Friday, December 9, 2022

Why will redone Air India planes fly only in mid-2024?

Why redone Air India planes will fly only in mid-2024

 MUMBAI: Air India travelers asking why even following eleven months of being in Goodbye hands its airplane keep on wearing that run-out look would be feeling better to discover that the carrier has begun renovating its heritage wide-body armada containing 27 Boeing 787-8 and 13 B777 airplane, committing more than $400m for the venture. However, the amount of time required to complete the task would surprise the passengers. The airline stated on Thursday that the first refurbished aircraft will not enter service until mid-2024.

In the airline industry, the enormous and time-consuming task of aircraft refurbishment falls into the category of things that money cannot buy. A project to restore an aircraft cannot be warped by money. An industry source, who requested anonymity, stated, "The airline should ensure that the new installations are light weight and comply with the safety requirements laid down by the multiple aviation regulators concerned." On the one hand, the challenge is to design the cabin, which includes seats, tables, armrests, seat belts, and other items. In the event of an accident, a passenger should be able to exit the aircraft safely and without injury as the foundation of safety,” he continued. The entire aircraft cabin must be disassembled and rebuilt sequentially, like a jigsaw puzzle, with every last detail in place, which can take months to plan.

Consider the seat in front of the driver. The use of materials that prevent fire is required by regulations. The seats ought to be lightweight to keep the aircraft light. However, in the event of a collision, they should also be sturdy and secure enough to remain in place without breaking apart or deforming to prevent passengers from exiting the vehicle. A dynamic force of 16G is anticipated to be withstandable by the seat. Additionally, there are numerous small and large spare parts involved because each seat has bundles of wires for in-flight entertainment, phone charging, and emergency lights.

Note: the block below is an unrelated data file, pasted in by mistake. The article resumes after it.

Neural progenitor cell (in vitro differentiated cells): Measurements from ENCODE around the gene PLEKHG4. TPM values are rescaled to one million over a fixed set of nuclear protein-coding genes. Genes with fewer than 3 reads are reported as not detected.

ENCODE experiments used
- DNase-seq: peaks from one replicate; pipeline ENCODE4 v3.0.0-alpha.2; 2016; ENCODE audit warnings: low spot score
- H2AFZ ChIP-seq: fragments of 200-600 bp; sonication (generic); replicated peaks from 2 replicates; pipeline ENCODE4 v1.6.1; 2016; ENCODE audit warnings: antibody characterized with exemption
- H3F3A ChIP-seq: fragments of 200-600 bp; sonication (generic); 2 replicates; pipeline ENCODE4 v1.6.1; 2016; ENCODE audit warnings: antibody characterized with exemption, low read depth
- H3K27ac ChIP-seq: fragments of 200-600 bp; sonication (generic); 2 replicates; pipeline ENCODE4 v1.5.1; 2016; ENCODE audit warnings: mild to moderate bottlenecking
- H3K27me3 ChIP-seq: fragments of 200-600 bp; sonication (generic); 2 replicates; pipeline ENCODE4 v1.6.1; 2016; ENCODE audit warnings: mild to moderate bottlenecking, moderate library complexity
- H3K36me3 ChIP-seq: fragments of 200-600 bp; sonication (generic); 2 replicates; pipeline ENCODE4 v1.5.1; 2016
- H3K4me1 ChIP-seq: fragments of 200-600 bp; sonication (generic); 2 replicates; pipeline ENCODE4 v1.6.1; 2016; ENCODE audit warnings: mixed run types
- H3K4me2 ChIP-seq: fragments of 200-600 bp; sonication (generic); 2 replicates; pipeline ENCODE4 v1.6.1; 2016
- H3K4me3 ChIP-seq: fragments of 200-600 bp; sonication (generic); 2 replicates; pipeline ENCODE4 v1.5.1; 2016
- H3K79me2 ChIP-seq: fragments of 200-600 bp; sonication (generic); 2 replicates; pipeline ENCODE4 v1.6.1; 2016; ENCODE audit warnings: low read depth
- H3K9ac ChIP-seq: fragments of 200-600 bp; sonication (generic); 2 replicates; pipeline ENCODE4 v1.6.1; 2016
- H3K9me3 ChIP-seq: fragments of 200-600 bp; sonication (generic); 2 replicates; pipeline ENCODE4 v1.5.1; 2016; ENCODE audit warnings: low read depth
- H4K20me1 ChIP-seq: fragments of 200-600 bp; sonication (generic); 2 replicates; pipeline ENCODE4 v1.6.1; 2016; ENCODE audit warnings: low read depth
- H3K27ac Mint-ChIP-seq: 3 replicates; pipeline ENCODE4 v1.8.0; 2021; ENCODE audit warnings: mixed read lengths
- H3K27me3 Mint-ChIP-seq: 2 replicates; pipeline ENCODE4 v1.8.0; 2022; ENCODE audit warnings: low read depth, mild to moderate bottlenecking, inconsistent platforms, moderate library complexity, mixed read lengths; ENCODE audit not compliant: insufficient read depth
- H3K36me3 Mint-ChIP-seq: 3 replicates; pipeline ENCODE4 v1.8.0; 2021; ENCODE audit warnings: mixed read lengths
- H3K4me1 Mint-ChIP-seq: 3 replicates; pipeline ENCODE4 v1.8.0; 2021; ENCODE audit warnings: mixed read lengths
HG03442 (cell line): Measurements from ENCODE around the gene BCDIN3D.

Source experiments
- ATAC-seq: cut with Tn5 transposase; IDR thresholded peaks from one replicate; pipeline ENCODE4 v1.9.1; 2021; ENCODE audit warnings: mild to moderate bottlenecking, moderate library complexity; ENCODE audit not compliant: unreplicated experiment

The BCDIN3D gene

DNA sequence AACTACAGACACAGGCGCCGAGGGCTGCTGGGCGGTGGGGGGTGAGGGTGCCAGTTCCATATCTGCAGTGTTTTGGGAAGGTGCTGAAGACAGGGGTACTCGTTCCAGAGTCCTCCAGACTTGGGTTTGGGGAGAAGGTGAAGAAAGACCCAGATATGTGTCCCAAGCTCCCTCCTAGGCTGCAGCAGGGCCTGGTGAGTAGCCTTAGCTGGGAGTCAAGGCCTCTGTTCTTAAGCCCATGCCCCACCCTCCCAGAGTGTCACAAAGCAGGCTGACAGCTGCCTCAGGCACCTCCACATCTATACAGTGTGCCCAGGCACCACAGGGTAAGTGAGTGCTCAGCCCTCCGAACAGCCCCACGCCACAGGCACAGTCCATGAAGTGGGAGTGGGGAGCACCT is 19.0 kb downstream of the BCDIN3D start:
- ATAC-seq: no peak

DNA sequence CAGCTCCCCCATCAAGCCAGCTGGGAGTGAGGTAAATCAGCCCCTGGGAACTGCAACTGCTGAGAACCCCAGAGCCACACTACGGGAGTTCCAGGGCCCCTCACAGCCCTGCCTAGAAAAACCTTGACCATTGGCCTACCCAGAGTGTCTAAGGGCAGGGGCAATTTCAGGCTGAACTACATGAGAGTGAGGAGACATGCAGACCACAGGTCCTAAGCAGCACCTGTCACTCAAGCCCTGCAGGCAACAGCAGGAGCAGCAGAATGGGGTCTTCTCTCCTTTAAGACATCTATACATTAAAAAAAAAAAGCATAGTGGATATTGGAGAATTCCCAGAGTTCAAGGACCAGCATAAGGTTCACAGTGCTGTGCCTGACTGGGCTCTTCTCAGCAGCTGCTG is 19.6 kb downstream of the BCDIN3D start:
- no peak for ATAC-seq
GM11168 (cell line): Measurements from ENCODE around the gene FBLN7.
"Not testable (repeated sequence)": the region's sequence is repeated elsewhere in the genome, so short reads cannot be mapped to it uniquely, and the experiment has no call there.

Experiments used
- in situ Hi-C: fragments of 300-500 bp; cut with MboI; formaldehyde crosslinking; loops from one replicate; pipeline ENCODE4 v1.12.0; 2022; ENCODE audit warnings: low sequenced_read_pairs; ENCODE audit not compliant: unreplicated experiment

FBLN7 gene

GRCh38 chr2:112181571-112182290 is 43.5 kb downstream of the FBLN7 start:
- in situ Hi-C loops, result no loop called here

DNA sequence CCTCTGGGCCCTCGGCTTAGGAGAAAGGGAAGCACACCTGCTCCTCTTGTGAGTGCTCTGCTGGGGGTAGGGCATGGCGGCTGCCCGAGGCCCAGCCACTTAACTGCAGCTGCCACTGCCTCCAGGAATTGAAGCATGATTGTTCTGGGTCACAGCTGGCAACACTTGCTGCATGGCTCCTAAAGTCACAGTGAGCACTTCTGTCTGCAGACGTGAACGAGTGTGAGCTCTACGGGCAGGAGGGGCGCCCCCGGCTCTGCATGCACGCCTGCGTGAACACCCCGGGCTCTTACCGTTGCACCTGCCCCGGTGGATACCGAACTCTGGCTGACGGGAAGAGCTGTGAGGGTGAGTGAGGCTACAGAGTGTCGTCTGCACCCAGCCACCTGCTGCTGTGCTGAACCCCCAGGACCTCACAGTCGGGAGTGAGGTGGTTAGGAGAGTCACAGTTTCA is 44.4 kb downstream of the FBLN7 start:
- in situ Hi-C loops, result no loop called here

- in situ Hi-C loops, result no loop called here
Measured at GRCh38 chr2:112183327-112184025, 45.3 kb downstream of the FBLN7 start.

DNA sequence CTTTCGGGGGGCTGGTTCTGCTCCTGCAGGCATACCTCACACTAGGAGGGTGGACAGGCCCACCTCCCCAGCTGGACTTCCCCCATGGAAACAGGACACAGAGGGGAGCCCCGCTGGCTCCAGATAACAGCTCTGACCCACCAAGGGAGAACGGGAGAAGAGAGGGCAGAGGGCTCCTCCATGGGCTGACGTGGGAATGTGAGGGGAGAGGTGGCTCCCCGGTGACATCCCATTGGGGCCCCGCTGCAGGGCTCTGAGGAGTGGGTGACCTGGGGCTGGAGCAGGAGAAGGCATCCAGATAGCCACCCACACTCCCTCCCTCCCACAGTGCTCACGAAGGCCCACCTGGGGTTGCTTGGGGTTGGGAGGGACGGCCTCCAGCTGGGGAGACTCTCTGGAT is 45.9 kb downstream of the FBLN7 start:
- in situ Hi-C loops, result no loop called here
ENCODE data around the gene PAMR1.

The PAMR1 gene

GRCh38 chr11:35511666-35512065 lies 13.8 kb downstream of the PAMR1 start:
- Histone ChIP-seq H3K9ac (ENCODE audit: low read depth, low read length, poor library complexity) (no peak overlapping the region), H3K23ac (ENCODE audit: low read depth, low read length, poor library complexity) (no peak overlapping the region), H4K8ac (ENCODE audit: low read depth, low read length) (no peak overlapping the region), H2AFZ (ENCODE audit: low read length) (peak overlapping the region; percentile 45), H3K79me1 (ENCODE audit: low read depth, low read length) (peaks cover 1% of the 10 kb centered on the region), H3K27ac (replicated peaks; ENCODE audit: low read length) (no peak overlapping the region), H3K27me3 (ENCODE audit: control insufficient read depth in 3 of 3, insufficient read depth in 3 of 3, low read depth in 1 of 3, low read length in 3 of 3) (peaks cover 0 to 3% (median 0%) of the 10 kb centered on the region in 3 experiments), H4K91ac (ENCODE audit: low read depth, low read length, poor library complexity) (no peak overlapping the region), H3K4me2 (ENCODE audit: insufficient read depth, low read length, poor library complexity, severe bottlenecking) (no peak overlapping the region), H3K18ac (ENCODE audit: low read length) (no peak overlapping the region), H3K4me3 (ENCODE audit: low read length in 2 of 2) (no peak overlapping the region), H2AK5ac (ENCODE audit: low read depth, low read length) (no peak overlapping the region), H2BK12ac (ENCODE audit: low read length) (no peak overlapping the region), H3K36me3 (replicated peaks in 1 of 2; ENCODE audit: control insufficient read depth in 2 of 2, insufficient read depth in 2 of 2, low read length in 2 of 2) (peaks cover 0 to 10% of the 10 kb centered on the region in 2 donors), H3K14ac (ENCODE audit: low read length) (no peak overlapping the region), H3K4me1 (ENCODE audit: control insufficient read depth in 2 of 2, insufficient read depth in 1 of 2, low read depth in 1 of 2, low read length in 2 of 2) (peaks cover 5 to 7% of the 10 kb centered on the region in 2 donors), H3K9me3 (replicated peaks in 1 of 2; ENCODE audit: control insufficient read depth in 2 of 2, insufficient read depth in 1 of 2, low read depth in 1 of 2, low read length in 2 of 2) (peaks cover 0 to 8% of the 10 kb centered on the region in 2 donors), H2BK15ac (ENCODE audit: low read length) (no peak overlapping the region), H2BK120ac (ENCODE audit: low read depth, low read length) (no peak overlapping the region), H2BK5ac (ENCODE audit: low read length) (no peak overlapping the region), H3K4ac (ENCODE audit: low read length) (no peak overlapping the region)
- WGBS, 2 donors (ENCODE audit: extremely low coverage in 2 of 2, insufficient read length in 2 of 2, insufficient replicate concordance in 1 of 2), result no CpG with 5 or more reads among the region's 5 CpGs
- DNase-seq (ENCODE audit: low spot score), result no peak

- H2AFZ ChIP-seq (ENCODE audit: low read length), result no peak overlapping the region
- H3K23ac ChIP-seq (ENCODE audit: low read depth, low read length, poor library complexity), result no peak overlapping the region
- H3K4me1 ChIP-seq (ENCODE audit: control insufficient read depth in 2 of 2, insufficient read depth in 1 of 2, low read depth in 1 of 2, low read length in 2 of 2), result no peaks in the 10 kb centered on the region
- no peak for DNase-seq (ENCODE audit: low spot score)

The main issue, though, is that aircraft equipment like seats are expensive and only made by a few approved manufacturers around the world because of the strict safety standards and low production volumes. Various vendors' supply schedules would need to be coordinated. Additionally, "an airline cannot simply switch to equipment of any other manufacturer unless the required design approvals are in place" if a particular manufacturer has shut down and spare parts related to the equipment supplied by him are no longer available, according to an industry source. An STC (Standard Type Certification) must be obtained from the multiple regulatory authorities involved, such as the US-FAA, Indian-DGCA, etc., if such approvals are not in place. This process could take months because the regulators may need to conduct extensive research or tests to ensure safety and security.

Even the installation requires extensive wiring and layout modifications, resulting in lengthy implementation times. The power consumption requirements in various areas of the aircraft cabin may change as a result of new gadgets and in-flight entertainment, necessitating more thorough planning, he stated. On the other hand, coordinating schedules to keep the aircraft grounded is a difficult task. An aircraft would need to be grounded for at least a month in order to undergo such extensive maintenance. That on its own is a significant obstacle,” he stated.

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